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Controlling the Shape and Chirality of an Eight-crossing Molecular Knot

submitted on 21.10.2020, 15:33 and posted on 22.10.2020, 08:52 by John P. Carpenter, Charlie McTernan, Jake L. Greenfield, Roy Lavendomme, Tanya K. Ronson, Jonathan Nitschke

The knotting of biomolecules impacts their function, and enables them to carry out new tasks. Likewise, complex topologies underpin the operation of many synthetic molecular machines. The ability to generate and control more complex knotted architectures is essential to endow these machines with more advanced functions. Here we report the synthesis of a molecular knot with eight crossing points, consisting of a single organic loop woven about six templating metal centres, via one-pot self-assembly from a simple pair of dialdehyde and diamine subcomponents and a single metal salt. The structure and topology of the knot were established by NMR spectroscopy, mass spectrometry and X-ray crystallography. Upon demetallation, the purely organic strand relaxes into a symmetric conformation, whilst retaining the topology of the original knot. This knot is topologically chiral, and may be synthesised diastereoselectively through the use of an enantiopure diamine building block.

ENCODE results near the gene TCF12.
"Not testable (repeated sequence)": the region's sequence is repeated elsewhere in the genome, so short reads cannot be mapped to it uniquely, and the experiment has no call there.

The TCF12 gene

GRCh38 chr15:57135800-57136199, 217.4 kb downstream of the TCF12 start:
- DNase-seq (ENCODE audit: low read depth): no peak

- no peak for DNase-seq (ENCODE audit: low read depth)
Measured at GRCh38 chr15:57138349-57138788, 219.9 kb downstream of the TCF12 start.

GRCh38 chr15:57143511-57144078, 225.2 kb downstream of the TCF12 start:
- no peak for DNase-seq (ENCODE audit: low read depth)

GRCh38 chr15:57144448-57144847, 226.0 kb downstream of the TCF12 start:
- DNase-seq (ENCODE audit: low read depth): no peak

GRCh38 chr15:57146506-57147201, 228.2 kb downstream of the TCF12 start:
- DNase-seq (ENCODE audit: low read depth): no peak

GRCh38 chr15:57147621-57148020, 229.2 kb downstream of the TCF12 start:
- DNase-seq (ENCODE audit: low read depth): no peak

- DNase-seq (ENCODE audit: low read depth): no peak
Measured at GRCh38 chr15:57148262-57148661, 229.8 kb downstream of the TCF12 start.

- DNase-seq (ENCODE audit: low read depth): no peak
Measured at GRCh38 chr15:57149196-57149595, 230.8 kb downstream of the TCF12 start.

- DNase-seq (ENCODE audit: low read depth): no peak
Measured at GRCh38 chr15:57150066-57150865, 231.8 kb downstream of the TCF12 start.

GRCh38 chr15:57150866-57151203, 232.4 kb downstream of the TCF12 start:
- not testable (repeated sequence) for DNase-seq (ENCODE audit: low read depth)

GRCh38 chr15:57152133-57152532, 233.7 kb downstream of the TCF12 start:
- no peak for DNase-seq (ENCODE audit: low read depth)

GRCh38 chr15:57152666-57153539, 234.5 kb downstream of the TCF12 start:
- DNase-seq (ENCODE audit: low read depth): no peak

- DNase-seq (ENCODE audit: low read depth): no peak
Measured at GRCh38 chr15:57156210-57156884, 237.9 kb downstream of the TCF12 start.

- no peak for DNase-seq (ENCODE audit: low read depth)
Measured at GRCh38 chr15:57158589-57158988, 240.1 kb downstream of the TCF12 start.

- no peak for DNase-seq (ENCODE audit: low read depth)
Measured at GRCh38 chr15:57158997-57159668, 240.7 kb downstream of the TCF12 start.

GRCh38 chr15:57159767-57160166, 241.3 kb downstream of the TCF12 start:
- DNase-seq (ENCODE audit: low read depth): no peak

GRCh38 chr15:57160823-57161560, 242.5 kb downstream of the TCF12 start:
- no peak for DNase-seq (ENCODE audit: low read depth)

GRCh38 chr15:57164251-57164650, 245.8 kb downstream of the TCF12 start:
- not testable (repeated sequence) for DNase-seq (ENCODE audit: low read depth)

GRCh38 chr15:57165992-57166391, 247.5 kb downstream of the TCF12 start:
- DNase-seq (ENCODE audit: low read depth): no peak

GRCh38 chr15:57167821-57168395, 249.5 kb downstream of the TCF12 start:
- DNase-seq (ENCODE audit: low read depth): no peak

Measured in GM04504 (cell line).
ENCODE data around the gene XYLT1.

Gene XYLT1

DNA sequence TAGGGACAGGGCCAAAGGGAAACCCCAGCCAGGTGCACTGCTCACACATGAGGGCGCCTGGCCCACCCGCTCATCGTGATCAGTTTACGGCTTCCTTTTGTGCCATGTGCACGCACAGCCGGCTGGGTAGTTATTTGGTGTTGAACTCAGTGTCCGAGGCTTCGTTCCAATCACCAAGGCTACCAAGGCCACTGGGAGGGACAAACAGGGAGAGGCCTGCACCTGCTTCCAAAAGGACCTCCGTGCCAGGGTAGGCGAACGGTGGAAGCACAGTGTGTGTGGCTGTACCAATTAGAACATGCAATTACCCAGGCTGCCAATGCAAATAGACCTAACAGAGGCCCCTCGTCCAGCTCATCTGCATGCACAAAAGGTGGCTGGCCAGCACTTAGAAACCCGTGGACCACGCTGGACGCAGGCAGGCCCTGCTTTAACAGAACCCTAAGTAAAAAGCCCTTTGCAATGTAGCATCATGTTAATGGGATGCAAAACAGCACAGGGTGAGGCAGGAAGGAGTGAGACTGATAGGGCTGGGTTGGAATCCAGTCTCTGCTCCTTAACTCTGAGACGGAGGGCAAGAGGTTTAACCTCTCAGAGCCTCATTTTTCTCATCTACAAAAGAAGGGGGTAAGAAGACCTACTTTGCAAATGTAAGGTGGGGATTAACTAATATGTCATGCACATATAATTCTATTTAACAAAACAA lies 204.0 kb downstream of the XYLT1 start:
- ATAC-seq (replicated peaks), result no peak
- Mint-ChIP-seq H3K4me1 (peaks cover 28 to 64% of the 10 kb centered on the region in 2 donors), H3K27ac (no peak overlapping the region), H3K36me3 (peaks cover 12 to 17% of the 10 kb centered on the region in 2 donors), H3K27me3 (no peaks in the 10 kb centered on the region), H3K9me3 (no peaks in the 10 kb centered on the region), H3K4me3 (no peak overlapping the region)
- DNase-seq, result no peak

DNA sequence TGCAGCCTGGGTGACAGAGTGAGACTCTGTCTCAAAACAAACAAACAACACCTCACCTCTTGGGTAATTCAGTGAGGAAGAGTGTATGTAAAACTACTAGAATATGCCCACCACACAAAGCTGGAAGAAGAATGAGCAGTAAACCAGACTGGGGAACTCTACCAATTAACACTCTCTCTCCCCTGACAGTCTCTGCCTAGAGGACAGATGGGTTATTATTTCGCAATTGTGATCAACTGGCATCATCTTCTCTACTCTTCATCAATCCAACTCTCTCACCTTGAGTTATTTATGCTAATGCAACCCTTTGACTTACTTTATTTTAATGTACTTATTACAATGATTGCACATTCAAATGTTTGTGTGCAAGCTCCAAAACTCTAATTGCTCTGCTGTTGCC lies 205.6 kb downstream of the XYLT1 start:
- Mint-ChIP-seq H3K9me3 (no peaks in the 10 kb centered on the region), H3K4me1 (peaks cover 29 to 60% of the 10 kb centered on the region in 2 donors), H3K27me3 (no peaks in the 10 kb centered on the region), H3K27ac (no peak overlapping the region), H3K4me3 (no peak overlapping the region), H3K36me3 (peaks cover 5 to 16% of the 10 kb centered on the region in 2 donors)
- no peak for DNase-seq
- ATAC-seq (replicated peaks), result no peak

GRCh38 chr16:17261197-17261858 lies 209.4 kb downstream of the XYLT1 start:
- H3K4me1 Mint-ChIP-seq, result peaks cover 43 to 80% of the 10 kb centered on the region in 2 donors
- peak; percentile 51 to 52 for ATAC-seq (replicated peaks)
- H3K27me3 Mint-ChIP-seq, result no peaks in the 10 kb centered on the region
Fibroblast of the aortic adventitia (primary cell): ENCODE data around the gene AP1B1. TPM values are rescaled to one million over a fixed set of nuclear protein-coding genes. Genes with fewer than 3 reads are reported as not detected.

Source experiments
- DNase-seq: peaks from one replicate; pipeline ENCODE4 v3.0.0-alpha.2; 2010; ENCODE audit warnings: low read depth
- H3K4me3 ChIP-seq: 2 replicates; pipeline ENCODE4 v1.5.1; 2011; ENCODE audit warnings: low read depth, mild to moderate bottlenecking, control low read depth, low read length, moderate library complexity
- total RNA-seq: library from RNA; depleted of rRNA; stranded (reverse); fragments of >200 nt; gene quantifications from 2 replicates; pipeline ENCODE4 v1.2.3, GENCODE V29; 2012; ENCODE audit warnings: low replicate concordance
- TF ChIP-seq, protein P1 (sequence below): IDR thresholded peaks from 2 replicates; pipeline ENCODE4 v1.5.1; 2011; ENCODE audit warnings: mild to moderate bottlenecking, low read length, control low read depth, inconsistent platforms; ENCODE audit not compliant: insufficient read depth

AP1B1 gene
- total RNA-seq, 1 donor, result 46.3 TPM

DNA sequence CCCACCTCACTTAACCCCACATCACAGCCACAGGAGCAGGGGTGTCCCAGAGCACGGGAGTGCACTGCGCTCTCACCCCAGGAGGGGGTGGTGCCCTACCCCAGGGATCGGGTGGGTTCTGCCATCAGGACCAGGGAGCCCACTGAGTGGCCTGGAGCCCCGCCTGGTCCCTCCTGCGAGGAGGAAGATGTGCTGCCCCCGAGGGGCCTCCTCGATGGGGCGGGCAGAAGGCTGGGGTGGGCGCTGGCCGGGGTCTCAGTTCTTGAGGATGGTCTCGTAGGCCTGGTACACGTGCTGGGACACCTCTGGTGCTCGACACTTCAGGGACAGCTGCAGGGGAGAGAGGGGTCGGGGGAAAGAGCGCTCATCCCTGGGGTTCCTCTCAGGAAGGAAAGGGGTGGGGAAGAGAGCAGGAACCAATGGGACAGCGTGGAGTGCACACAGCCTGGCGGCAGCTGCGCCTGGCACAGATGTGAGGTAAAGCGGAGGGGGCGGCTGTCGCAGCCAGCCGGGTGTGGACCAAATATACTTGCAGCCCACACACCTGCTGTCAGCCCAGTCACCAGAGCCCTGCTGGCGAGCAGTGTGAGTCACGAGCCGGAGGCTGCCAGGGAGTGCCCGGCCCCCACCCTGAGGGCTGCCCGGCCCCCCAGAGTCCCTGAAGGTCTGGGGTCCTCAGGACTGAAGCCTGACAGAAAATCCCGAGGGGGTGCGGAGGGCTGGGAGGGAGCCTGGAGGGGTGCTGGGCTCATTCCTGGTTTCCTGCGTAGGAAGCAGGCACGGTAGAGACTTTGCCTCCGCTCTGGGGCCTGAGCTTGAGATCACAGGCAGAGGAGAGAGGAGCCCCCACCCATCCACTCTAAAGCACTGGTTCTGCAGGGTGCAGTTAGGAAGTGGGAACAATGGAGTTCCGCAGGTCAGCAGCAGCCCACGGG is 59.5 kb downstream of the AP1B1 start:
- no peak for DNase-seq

Functional Systems of Capsules

European Research Council

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Molecular Robotics

Engineering and Physical Sciences Research Council

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Email Address of Submitting Author


University of Cambridge


United Kingdom

ORCID For Submitting Author


Declaration of Conflict of Interest

No conflict of interest